Ooo! Google Earth! I never even thought about that as a tool. What a great idea.
The Internet has been a great source of information. I never have to leave my computer and go to my local library which does not have the information that I need for research. The information that I need is usually more available online.
Since part of my story takes place in Kashmir and Northern India, there is no chance that I will be visiting that area in the near future. I have talked to one person who visited near Kashmir but have yet to talk to anyone who has been to Kashmir. I have had discussions with an Indian about Kashmir.
Also, I have taken some online classes that have been very helpful for my research.
That would be a difficult trip. I’m always so thankful for the internet! I can’t imagine life without it now.
Might I suggest that the first place a writer should visit is a grammar and punctuation book and learn the English language. I’m so weary of reading books, both traditionally and self-published, that are riddled with errors. Not just books either. Just take a look at the revered NY Times. Sorry for the rant, but good research should begin at the foundation.
True! And if it’s too hard to do editors can be hired.
Because my novel is set 10 min. from home, it’s convenient to research the setting. However, I plan to have a few of the people who live in the town and are active in the community read it before submitting. In fact, I’m having lunch there today with a friend. Hey, it’s research. 🙂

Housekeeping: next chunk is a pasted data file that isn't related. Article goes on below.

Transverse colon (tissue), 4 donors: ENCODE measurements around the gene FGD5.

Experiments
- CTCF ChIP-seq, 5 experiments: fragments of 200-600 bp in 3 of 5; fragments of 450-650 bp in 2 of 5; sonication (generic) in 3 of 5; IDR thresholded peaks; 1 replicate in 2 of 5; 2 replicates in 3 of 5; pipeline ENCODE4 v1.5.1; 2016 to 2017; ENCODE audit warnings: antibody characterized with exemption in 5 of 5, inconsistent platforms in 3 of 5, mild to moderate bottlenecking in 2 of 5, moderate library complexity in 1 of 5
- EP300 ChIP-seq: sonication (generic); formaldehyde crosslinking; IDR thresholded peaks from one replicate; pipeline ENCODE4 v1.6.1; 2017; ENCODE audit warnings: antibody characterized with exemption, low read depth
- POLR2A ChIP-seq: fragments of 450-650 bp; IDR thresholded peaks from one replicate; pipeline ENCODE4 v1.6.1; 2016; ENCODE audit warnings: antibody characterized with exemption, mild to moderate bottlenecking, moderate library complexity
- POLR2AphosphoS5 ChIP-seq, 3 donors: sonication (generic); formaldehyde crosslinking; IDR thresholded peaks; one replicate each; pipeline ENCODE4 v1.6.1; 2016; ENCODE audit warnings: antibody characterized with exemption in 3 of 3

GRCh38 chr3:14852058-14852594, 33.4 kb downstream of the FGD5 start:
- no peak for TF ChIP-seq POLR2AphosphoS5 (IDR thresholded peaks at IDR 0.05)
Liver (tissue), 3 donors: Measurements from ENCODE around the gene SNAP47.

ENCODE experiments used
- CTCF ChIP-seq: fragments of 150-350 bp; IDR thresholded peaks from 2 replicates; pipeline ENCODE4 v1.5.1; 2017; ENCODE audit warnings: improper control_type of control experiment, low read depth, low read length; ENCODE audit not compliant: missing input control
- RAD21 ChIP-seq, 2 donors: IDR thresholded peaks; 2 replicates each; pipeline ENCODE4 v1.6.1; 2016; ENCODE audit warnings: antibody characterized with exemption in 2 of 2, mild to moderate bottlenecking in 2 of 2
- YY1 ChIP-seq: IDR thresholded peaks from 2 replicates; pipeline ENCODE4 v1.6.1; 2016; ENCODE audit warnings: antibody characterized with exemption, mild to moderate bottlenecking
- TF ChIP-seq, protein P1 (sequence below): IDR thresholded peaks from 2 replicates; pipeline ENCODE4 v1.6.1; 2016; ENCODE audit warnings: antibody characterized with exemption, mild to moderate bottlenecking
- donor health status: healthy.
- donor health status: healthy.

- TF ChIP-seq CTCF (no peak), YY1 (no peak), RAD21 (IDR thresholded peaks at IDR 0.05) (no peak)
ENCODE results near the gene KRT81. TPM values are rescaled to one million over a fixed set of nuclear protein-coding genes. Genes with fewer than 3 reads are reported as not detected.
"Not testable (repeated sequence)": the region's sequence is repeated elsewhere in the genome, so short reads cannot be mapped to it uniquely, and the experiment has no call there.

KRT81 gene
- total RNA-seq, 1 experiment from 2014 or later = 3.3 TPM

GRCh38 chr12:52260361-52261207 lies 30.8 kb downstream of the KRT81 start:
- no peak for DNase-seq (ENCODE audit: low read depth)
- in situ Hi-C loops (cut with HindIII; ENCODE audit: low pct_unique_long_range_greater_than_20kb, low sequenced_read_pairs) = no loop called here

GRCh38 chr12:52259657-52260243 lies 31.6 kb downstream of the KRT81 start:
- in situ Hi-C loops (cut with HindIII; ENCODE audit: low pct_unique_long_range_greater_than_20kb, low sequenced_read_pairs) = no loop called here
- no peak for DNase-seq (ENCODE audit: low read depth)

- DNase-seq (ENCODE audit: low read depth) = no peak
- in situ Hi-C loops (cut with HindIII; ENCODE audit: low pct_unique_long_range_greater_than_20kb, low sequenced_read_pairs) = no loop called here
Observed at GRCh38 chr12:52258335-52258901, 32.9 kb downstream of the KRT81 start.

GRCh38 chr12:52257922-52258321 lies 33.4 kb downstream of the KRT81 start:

I’ve never had a baby so I interviewed experts such as nurses, a paramedic (emergency birth scene in story), and of course new moms. My copy of What to Expect the First Year is becoming very dog-eared.
It’s been eons since I was a teen in a much different world than today. So I’ve been reading current YA novels to capture the dialogue and voice of the teen mom in my story. I also interviewed teen moms.
The librarian in me would be remiss not to remind you that most libraries have a wealth of research information available as e-sources. This information is accessible from home with your library card.
I could not live without my local librarian, Judy. You all deserve medals. 🙂
It’s great that you have found a way to research each aspect.
Libraries and librarians are both great research tools! Librarians are always so knowledgeable and if they don’t know something they can show you where to find the info.
Military spouse here.
I just want to say very few military bases require “clearance” to enter. Many are open to the public (they have museums and other attractions). It totally depends on the facility. Your client should call the base/post nearest to her and find out what the requirements are. The public relations office can help her connect with people.
Now, if there are no military facilities nearby and she can’t travel to one, that’s a different story. Just don’t confuse visiting a base with getting a security clearance.
I believe that to be incorrect. Most bases do indeed require clearance or blanket authorization such as retiree or member of armed forces serving at other location to visit. They most certainly are not “open to the public.”
And what Mike states here is what I’ve heard.